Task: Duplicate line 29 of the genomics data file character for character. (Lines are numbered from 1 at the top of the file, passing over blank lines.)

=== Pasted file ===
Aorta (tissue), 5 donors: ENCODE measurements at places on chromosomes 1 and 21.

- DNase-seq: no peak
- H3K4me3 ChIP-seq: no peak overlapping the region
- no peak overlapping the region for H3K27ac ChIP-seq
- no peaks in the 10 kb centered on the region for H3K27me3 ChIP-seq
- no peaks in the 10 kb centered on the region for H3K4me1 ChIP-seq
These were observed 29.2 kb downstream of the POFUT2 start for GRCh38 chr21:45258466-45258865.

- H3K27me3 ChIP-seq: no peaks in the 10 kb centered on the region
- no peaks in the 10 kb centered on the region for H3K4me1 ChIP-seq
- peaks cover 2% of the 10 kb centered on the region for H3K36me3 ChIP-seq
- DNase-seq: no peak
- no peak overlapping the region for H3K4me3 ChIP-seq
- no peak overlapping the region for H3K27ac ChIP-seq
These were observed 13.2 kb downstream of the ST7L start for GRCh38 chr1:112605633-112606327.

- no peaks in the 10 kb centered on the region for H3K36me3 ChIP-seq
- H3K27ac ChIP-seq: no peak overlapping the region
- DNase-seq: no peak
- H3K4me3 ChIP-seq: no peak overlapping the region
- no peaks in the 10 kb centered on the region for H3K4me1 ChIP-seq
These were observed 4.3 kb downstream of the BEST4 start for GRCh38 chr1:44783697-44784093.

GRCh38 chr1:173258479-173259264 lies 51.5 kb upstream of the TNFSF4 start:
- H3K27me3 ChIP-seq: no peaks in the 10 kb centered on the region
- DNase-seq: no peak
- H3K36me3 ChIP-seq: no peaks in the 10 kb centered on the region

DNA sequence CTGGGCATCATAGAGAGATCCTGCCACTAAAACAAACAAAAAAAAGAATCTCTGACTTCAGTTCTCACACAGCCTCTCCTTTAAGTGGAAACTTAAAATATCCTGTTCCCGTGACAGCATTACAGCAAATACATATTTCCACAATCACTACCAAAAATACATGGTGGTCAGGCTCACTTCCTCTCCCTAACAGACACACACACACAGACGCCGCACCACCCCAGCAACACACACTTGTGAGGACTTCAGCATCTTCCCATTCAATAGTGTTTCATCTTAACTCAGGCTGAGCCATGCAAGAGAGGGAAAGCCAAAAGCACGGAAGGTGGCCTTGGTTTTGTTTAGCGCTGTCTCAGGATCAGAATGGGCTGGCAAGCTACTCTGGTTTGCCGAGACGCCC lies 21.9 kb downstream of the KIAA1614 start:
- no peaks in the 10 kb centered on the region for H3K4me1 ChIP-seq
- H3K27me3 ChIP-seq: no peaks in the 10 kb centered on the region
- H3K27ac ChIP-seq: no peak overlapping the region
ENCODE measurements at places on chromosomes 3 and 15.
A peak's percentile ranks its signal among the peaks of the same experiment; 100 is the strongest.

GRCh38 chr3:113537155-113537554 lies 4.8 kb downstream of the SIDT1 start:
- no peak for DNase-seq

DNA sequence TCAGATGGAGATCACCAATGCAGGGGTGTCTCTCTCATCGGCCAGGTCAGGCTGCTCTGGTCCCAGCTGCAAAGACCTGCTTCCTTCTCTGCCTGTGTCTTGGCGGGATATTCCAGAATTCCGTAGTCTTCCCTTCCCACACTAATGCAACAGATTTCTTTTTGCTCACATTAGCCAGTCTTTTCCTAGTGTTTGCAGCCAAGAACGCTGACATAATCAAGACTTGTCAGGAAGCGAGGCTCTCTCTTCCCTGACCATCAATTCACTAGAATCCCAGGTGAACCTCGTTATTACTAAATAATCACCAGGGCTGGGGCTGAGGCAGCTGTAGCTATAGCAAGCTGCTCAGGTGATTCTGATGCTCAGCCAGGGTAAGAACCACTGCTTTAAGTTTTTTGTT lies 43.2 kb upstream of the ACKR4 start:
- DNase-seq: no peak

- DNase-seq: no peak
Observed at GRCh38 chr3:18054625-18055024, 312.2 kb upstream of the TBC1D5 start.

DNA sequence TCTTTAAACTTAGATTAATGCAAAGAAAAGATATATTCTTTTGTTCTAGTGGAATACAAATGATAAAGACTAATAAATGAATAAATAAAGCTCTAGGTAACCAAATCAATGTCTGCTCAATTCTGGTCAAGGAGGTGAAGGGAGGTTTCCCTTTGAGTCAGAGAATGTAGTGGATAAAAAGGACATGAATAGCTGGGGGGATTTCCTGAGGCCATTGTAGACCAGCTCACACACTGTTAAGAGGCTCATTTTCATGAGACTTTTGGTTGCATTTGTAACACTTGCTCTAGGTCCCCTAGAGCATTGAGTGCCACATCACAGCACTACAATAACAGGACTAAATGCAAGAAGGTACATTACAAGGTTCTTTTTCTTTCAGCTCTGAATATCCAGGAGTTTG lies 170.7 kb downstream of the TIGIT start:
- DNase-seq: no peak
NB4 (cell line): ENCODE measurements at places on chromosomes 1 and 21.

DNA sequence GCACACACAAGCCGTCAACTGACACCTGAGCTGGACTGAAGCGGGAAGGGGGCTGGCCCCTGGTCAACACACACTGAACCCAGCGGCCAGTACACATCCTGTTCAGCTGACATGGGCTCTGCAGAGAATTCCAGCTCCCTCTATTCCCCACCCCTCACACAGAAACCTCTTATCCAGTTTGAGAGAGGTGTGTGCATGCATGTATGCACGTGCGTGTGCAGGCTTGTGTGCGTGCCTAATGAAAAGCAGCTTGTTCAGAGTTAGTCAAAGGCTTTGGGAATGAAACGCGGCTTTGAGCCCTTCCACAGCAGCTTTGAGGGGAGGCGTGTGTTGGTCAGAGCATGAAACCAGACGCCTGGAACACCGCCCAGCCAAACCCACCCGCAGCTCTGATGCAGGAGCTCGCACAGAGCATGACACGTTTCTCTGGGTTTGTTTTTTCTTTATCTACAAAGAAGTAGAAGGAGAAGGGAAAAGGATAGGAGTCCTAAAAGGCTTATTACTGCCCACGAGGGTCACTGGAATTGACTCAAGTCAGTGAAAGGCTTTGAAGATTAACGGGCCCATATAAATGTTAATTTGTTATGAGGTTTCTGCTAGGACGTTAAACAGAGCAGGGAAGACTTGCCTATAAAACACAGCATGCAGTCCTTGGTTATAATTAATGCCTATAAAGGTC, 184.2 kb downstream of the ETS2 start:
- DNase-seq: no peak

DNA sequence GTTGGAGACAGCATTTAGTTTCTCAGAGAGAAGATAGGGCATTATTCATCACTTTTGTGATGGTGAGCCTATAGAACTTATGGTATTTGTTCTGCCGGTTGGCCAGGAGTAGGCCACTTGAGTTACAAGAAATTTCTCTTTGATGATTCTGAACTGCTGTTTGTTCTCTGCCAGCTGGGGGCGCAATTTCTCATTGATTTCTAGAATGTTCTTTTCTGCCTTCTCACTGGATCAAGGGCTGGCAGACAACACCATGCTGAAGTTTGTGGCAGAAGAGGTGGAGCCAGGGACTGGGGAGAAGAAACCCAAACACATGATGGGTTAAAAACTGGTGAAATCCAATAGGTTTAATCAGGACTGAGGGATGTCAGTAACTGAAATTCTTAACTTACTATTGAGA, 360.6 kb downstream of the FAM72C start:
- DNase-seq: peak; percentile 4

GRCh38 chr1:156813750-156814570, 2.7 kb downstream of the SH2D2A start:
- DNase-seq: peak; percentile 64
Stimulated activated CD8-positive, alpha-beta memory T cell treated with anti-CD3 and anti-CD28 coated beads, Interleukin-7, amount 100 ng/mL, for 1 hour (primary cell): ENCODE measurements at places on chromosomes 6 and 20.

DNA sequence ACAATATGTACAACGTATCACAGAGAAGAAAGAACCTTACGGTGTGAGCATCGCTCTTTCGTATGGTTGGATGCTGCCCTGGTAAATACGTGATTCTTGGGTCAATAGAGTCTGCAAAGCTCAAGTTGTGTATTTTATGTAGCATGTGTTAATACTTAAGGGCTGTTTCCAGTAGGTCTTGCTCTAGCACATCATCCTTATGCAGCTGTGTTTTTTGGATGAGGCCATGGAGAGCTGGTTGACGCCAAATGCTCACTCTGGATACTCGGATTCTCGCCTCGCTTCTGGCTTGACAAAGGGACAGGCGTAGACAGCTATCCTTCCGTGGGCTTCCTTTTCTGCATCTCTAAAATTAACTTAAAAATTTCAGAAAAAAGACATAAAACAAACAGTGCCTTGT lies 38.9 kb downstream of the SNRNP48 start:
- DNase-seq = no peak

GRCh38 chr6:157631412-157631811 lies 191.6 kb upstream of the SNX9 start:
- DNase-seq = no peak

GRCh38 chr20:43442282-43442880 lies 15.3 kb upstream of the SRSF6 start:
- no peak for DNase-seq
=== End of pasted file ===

ENCODE measurements at places on chromosomes 3 and 15.